A few weeks ago, the White House announced plans for its "We The People" project, which would allow ordinary Americans to use an online portal at the White House's website to submit a petition, gather support for it and, if it managed to clear a participation threshold (5,000 signatures within 30 days of submission), would get the attention of "policy experts" who would "issue an official response."
Well, this web portal went live today, and according to American Prospect contributor Nancy Scola, it seems the first petition has already reached that threshold.
And, if you've paid attention to what similar attempts at public engagement have garnered in the recent past, then you are probably prepared to be extremely not-surprised:
Legalize and Regulate Marijuana in a Manner Similar to Alcohol.
We the people want to know when we can have our "perfectly legitimate" discussion on marijuana legalization. Marijuana prohibition has resulted in the arrest of over 20 million Americans since 1965, countless lives ruined and hundreds of billions of tax dollars squandered and yet this policy has still failed to achieve its stated goals of lowering use rates, limiting the drug's access, and creating safer communities.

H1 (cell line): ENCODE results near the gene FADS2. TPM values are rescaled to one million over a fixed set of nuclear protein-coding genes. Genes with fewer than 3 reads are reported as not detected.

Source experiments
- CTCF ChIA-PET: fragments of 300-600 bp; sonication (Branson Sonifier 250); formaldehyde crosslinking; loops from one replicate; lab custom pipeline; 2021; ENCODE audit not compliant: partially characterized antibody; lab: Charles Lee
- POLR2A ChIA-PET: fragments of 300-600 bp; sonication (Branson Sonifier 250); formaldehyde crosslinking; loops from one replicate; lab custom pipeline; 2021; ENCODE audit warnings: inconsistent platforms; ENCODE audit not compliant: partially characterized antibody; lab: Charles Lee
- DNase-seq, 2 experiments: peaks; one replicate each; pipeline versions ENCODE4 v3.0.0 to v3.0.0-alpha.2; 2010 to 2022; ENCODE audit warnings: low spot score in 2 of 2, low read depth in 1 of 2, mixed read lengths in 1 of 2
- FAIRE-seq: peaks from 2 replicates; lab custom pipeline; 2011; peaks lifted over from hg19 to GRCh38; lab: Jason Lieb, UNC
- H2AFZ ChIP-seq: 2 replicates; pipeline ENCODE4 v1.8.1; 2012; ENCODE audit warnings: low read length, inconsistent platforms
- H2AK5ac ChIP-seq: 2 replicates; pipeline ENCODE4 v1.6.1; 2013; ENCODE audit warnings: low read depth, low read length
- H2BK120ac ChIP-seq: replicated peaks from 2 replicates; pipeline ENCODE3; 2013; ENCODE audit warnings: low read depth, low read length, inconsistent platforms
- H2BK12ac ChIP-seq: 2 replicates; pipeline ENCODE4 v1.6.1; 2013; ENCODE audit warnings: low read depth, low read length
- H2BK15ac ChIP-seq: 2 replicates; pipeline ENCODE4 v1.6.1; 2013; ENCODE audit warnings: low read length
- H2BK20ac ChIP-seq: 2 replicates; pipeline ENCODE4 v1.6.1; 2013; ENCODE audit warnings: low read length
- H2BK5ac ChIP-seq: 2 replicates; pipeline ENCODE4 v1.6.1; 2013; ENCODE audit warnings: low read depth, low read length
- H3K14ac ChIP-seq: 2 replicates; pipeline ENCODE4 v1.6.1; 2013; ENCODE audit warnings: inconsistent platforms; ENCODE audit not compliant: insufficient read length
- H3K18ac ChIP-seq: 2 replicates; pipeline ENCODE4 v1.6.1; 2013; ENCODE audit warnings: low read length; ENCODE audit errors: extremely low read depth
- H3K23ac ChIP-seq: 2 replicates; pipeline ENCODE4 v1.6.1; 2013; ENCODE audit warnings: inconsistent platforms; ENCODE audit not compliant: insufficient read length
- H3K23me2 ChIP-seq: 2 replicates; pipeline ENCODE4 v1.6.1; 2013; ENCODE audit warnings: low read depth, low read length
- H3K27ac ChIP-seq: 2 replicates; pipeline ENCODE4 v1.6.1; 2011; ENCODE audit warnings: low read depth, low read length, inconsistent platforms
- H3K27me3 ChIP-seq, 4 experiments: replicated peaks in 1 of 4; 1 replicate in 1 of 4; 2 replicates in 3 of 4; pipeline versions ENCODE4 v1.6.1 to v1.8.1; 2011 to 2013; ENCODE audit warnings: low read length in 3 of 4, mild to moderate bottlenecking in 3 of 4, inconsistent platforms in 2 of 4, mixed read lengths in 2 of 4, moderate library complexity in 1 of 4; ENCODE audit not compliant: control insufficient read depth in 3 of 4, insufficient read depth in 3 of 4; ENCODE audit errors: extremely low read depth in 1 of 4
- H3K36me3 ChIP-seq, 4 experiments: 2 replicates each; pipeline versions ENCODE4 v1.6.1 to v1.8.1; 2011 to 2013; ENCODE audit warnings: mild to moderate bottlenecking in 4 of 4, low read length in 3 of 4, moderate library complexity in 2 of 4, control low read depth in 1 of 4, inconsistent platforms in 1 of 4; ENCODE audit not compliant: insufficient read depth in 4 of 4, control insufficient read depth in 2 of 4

Isn't it time to legalize and regulate marijuana in a manner similar to alcohol? If not, please explain why you feel that the continued criminalization of cannabis will achieve the results in the future that it has never achieved in the past?
This petition had until October 22nd to gather 5,000 signatures, but it obviously didn't need it.
There are eight other petitions vying for support, so far. Three have over 1,000 signatures: a petition to promote the spaying/neutering of pets (1,160 signatures), a petition to "call an investigation into allegations of prosecutorial misconduct in the case of Sholom Rubashkin" (2,468 signatures, the Daily Caller has background on this matter) and another petition to legalize and regulate marijuana (1,193 signatures), whose authors should have maybe coordinated with the successful petition seeking the same thing.
The rest of the petitions involve "licensing and regulating online poker," a clemency request for Leonard Peltier, a petition to allow the industrial production of hemp (I sense a theme, here), a request to formally acknowledge the existence of extra-terrestrials who are "engaging the human race," and ... yes ... a third petition about marijuana legalization (okay, guys, message received).
I'm sure that petitioners of this projects first successful venture hope that the "policy experts" that issue the response will be more blunted than blunt. But if the response back doesn't meet the satisfaction of the petitioners, let me know and I will submit a petition of my own titled "IN RE: Your Response To The Earlier Petition On Marijuana Legalization: I Mean, Okay. But, Dude, Just Think About It For A Minute, Yo!"